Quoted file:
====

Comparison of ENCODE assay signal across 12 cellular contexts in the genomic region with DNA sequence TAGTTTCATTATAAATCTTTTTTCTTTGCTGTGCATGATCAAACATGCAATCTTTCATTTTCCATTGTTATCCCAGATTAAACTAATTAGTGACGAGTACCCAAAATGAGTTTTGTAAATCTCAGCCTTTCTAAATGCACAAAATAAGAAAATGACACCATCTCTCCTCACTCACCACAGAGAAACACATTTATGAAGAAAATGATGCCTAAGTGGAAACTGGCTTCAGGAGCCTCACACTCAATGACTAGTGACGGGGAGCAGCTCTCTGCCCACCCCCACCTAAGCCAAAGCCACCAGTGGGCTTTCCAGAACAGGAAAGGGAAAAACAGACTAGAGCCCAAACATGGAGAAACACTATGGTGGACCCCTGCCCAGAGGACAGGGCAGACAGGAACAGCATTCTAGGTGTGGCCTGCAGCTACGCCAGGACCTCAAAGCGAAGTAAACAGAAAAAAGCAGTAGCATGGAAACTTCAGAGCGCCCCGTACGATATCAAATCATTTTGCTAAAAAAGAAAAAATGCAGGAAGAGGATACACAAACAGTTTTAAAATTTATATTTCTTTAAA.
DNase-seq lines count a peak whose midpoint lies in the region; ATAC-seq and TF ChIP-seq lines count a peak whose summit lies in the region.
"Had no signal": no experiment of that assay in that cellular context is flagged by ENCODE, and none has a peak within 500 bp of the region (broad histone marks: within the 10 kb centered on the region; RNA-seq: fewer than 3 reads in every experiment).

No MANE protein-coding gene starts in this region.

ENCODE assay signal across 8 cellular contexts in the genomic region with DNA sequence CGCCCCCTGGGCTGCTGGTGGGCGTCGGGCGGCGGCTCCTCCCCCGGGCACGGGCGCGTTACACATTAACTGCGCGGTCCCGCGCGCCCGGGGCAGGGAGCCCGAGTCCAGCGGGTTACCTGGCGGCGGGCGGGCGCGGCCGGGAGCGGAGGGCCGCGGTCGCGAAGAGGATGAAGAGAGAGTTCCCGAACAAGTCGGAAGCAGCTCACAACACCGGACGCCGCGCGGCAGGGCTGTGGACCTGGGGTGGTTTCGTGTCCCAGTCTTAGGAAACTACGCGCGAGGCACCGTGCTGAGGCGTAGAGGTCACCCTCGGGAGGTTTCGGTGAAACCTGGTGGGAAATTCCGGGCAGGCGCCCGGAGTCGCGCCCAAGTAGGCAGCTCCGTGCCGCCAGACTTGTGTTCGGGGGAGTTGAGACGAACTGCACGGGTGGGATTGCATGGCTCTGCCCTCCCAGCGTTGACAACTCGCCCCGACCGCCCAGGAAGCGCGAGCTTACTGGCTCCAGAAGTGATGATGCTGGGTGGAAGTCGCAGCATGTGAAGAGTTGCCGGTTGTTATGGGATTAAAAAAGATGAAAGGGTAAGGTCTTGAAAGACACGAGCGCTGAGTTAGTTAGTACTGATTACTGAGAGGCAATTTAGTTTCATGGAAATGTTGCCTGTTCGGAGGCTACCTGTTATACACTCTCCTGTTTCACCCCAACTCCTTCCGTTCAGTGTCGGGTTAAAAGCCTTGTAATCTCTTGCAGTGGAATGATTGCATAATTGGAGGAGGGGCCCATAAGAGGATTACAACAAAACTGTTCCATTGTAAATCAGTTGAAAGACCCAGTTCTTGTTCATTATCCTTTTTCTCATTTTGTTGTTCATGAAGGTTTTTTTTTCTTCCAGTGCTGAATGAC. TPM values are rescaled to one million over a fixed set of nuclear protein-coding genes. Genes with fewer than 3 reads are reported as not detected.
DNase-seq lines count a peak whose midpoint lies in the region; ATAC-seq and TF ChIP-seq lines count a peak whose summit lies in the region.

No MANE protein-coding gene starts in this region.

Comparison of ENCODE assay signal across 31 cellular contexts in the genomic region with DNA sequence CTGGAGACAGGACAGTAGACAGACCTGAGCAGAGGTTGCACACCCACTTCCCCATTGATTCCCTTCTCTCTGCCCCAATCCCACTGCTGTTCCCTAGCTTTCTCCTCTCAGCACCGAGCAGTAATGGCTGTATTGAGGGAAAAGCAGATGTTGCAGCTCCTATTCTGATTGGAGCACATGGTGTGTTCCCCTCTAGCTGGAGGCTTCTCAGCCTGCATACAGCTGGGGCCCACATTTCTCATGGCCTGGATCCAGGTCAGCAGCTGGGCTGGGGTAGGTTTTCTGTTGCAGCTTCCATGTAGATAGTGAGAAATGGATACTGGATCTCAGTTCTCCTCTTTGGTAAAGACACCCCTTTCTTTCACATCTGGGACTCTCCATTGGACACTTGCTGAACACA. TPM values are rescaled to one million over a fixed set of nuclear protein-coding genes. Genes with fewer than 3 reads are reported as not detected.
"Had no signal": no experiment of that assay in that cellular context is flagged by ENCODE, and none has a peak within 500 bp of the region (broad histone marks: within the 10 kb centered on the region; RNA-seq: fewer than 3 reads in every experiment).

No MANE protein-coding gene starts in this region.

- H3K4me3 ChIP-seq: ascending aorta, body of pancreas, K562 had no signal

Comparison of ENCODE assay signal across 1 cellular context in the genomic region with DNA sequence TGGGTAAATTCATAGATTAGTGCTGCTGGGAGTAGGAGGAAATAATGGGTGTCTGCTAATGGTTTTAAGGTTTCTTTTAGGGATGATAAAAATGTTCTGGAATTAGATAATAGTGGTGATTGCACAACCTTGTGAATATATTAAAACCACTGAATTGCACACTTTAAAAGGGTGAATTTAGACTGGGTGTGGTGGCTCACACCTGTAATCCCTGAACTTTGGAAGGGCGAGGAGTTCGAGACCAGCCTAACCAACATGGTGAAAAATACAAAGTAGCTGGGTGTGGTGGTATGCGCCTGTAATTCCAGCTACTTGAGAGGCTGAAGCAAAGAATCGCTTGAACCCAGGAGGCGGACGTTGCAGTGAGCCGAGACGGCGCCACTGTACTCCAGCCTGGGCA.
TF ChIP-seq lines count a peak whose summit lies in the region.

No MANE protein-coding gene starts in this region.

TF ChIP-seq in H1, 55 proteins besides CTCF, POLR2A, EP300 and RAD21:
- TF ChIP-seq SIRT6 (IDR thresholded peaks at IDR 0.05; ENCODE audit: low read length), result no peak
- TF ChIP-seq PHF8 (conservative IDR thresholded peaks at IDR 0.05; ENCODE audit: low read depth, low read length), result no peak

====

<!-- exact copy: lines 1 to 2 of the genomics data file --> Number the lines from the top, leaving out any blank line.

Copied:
Comparison of ENCODE assay signal across 12 cellular contexts in the genomic region with DNA sequence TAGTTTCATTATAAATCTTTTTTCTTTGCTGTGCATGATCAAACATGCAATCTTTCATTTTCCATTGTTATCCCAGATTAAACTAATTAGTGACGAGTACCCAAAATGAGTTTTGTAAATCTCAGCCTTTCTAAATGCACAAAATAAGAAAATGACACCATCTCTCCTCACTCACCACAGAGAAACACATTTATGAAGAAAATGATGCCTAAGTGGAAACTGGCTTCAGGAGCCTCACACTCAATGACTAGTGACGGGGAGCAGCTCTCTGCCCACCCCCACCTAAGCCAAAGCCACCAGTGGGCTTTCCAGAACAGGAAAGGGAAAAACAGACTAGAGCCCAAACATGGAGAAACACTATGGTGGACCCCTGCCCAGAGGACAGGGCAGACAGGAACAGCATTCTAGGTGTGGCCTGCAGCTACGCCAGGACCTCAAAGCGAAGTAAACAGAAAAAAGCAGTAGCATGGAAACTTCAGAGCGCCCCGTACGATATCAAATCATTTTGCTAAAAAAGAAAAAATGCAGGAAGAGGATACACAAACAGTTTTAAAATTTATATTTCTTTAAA.
DNase-seq lines count a peak whose midpoint lies in the region; ATAC-seq and TF ChIP-seq lines count a peak whose summit lies in the region.